Elevation ranges from 3,200 feet at the north end of the Bitterroot Valley to Trapper Peak at 10,157 feet in the mountains on the south. In the Idaho portion of the Forest, elevations drop to about 2,600 feet along the Selway River and 2,200 feet on the Salmon River.
In response to the changing needs of society, land managers on the Bitterroot National Forest use the principles of multiple use and ecosystem management to develop their objectives. Based on the sound principles of biological diversity and landscape management, the forest supports productive, healthy diverse ecosystems while providing the goods, services, values and opportunities that people desire. These include recreation, wildlife, fisheries, water, cultural resources, as well as timber, minerals, and grazing.
In the drier valley floor and lower foothills there is an arid-lands mix of grasslands, shrublands, and ponderosa pine that borders cottonwood forest along rivers and streams. On grassland ecosystems, wildlife and domestic livestock share forage. These rangelands provide benefits like wildlife habitats and recreation.
Mid-elevations receive more moisture and are habitat for stands of Douglas fir, lodgepole pine and western larch. Higher elevations produce Engelmann spruce, subalpine fir, subalpine larch and whitebark pine.
Vegetative management of the forest provides a sustained yield of forest products including saw timber, post, poles, and firewood, while providing improved wildlife habitat, forest health and high quality watersheds.
Alpine lakes, mountain reservoirs, fast running streams and the meandering Bitterroot River offer anglers the opportunity to fish for brook, rainbow, and brown trout. Be sure to consult the current Montana or Idaho fishing regulations for details.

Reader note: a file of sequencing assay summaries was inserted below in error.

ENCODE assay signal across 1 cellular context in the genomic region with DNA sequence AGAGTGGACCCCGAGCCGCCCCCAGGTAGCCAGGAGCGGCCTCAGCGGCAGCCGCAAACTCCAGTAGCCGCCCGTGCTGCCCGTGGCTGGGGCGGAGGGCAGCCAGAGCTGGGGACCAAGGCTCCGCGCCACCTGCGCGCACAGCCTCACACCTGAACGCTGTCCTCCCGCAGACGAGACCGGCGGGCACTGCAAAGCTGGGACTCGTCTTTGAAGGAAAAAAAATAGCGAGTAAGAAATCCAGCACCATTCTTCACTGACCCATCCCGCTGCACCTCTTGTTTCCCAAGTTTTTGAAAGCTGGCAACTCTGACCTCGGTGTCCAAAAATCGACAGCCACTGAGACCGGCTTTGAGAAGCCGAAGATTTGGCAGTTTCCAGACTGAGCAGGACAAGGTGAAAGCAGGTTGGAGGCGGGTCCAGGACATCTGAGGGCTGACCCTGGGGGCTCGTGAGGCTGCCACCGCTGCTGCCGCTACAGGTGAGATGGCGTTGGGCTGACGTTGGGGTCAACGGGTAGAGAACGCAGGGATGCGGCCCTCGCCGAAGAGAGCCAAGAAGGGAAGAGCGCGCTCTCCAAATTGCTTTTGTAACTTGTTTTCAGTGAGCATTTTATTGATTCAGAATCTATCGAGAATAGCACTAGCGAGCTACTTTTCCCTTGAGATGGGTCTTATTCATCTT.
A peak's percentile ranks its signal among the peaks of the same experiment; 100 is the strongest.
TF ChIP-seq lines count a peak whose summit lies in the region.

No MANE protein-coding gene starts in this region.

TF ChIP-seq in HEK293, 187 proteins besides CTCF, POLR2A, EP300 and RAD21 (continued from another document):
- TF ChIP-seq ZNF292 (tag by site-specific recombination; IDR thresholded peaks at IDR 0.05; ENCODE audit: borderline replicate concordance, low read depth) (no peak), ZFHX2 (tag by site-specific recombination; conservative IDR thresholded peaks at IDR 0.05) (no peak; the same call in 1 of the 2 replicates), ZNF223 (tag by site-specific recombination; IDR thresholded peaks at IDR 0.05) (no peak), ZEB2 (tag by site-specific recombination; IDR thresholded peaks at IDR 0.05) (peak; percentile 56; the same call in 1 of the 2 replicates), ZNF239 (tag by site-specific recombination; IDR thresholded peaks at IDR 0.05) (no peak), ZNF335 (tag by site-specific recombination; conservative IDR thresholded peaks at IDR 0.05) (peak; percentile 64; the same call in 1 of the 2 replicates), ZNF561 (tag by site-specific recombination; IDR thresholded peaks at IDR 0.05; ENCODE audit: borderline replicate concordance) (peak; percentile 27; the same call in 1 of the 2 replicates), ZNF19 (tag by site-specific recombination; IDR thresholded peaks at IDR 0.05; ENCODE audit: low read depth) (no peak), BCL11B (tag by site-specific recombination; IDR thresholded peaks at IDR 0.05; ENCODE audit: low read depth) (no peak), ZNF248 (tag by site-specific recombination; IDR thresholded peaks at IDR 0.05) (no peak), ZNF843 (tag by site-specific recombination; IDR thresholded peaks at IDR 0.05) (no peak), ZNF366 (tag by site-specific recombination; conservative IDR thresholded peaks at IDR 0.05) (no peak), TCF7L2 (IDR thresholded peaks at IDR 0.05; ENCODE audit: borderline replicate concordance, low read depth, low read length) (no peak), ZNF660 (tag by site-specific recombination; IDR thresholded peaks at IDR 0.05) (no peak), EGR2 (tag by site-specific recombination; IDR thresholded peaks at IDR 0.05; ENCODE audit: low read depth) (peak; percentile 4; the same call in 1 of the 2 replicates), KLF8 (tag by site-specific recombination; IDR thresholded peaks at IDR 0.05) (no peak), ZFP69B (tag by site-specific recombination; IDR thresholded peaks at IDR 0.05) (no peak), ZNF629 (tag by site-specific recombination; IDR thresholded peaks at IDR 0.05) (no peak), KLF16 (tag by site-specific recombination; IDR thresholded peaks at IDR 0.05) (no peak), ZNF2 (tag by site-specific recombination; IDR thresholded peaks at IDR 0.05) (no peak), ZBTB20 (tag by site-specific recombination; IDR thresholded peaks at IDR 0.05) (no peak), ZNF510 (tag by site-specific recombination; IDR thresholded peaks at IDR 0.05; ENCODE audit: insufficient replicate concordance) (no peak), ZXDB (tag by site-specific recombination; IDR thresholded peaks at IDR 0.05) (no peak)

The Bitterroot Forest is home to many species of wildlife, from mule deer, whitetail deer, elk, bighorn sheep, mountain goats, black bear, mountain lions, and moose, to many varieties of smaller animals and birds. Wildlife viewing areas offer you the opportunity to view them in their natural habitat.
Recreation opportunities abound. Try some popular activities like camping at eighteen developed campgrounds, hiking or riding on more than 1,600 miles of trails, fishing, hunting, rafting, boating, kayaking, mountain biking, rock climbing, horseback riding, wildlife watching, downhill and crosscountry skiing, snowboarding, and snowmobiling to name a few. Forty-seven percent of the Bitterroot National Forest (743,000 acres) is part of the Anaconda-Pintler, Selway-Bitterroot, and Frank Church-River of No Return Wilderness.
The Bitterroot National Forest has been occupied by humans for at least 8,000 years or longer, and is the ancestral home of the Bitterroot Salish Native Americans. It was also frequented by other tribes including the Nez Perce. These hunters and gatherers harvested plants and animals throughout the year.
The Lewis and Clark Expedition of 1805 was the first recorded contact of Euro-Americans here. After crossing the rugged divided near what is now Lost Trail Pass, Lewis and Clark descended into Ross' Hole and encountered an encampment of Bitterroot Salish preparing to travel to bison hunting areas east of the Continental Divide.
Seventy-two years later when the Nez Perce fled their homeland in Idaho. they retraced Lewis and Clark's route into the Bitterroot. After passing peacefully through the valley, they were confronted by a regiment of soldiers and the Battle of the Big Hole ensued. A segment of the Nez Perce National Historic Trail, known also as the Nee-Me-Poo, can be hiked on the Sula Ranger District.
Euro-American occupation of the Bitterroot Valley accelerated in the 1860's with the discovery of gold, first in Idaho and then in Montana. One of this area's most prominent mining operations was the Overwhich-Hughes Creek Mining District in the upper West Fork of the Bitterroot River drainage.The lumber industry began its development in the 1880's. Much of the timber harvested was cut from public land until in 1897, when the Bitterroot Forest Reserve was created. This made it part of a national effort to help preserve the forest in the western United States from further devastation. In 1907, the Bitterroot Forest Reserve and others became National Forests with the creation of the Forest Service.